Happy Friday! Is anybody else winded by the fact that it’s almost MAY? May, folks. May. How did this happen?
So last week, we read Chapters 4-6 of The Giver, by Lois Lowry, to see how we can use the example of an experienced writer to learn how to write better ourselves. If you’re late to the party, never fear! The book is short and a fast read, so it’s no problem to catch up quickly if you want to join in.
In reading chapters 4-6, we wanted to pay specific attention to plot, dialogue, setting, and prose. How does Lowry unleash her magic on us? Some questions to consider included:
* What does Jonas want and what internal & external forces prevent him from getting it?
* What details does Lowry give to reveal Jonas’s character to us?
* How would you characterize the family conversations around the dinner table?
* What does Lowry’s prose reflect about the story?
For me, one of the most interesting parts in this selection of chapters was the part where Jonas admitted to his parents that he had been having sexualized dreams and they introduced him to the pill he needed to take daily to repress his natural urges. It was interesting that it was not a subject normally talked about because it would be rude to make another uncomfortable because of his differences. And I thought it was interesting and important that he kind of still wanted to feel those feelings, that he found them pleasurable – even as this desire combatted with his desire and pride in growing older and more mature. For me, this represents the beginning of a potential conflict between him and the restrictions his society places on him as well as an internal conflict between his natural urges and his desire to fit in and belong.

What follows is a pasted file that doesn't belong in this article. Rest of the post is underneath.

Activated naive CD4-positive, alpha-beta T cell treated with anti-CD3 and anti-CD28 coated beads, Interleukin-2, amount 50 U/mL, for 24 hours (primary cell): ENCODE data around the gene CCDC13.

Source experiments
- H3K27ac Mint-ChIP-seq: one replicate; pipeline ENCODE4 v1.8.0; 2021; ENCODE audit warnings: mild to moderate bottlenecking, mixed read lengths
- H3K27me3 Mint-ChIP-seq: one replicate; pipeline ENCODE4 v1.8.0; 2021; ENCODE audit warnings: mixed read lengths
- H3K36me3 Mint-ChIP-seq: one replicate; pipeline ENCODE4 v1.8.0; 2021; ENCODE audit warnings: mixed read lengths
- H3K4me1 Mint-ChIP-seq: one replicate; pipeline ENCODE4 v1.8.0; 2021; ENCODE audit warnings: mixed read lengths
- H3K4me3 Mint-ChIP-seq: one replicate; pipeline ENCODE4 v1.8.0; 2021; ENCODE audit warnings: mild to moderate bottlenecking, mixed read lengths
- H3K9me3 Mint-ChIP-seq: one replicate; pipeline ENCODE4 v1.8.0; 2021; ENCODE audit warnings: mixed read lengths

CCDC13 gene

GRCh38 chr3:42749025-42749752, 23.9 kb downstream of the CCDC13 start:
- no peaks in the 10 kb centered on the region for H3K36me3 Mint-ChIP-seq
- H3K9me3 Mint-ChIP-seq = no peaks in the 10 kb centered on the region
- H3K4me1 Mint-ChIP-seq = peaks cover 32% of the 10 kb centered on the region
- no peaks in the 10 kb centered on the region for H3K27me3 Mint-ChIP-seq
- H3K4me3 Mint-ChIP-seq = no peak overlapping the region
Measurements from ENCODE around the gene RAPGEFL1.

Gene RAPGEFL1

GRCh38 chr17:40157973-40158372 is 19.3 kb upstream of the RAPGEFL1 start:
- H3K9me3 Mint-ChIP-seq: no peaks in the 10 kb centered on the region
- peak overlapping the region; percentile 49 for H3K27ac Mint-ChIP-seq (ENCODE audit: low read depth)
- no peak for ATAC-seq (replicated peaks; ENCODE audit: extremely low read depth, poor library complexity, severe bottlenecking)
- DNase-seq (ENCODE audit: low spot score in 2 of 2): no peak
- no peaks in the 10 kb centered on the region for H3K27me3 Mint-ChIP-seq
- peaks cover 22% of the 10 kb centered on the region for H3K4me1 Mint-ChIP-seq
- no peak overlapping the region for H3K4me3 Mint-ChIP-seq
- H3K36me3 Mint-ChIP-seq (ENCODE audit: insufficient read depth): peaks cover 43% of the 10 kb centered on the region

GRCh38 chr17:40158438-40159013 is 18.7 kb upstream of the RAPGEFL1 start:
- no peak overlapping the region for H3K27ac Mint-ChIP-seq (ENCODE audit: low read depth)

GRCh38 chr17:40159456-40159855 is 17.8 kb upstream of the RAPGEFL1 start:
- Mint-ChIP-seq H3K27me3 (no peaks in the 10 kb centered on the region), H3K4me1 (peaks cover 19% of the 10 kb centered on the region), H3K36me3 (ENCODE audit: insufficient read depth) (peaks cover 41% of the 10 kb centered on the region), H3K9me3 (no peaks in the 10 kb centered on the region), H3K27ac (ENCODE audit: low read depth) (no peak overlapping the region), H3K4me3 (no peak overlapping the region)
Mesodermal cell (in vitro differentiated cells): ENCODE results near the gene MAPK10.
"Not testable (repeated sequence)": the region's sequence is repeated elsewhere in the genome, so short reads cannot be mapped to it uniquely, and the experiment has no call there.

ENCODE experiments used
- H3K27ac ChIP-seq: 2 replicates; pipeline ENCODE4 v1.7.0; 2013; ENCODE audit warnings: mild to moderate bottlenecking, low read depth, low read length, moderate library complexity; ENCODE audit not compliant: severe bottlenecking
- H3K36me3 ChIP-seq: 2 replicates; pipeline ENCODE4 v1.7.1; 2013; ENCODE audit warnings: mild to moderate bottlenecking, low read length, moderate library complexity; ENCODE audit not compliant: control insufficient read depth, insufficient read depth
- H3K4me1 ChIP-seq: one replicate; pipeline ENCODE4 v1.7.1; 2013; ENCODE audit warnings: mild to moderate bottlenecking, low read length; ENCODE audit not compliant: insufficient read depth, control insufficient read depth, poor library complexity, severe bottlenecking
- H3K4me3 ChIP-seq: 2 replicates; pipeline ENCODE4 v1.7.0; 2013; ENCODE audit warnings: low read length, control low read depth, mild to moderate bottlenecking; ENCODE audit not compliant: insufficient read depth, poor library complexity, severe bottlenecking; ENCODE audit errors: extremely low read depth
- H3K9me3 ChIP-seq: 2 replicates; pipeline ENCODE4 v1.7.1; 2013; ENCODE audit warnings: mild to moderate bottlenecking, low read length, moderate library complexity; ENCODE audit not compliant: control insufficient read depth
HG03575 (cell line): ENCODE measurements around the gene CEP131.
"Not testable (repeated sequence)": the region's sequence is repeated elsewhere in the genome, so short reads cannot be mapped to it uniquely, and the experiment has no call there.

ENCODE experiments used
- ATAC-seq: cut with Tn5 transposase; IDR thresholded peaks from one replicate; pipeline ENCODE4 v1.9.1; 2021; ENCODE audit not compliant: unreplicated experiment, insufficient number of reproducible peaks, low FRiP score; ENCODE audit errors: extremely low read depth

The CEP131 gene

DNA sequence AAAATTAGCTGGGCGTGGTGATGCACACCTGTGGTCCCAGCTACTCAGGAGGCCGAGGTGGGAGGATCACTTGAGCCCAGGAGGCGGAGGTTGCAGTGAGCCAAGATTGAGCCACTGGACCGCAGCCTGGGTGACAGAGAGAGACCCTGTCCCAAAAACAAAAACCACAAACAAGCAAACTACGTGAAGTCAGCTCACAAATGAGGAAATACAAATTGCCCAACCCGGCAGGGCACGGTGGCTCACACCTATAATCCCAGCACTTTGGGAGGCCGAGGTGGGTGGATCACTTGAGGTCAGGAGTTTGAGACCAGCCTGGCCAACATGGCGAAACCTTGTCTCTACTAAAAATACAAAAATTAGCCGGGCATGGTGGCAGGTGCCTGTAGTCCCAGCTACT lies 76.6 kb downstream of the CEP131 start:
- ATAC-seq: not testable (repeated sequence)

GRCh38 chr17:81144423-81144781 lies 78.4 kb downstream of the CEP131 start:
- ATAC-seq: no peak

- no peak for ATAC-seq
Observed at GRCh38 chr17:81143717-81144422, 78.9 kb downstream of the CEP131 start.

What stood out for you?
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We’re building up quickly to the Ceremony we know is coming. For the next week, let’s read Chapters 7 – 10. In this section, we’ll be crossing the Point of No Return: the part where the main character reaches a situation where things cannot go back to normal. He is inevitably thrown into the conflict and must find a way to resolve the situation one way or another.
Try to pay attention to what Lowry uses to keep us reading. How does she always keep conflict present? What questions do you have in your mind as a reader about how things will turn out in the end?
What other details does she give to reveal character and setting? For example, how does she show how Jonas feels about being selected and the increasing divergence between him and his friends, Asher and Fiona?
This time, try to pay attention to other more technical details of her writing. For example, do you notice anything about where and how she chooses to end her chapters? What about dialogue? How does she write conversations? Are they whole conversations, including “hello” and “good-bye” and “how are you?” Do they include “ums” and “yeahs” and other parts found in regular speech? Try paying attention to how people talk in real life and see how well it matches dialogue in fiction.
Which part do you think is the Point of No Return?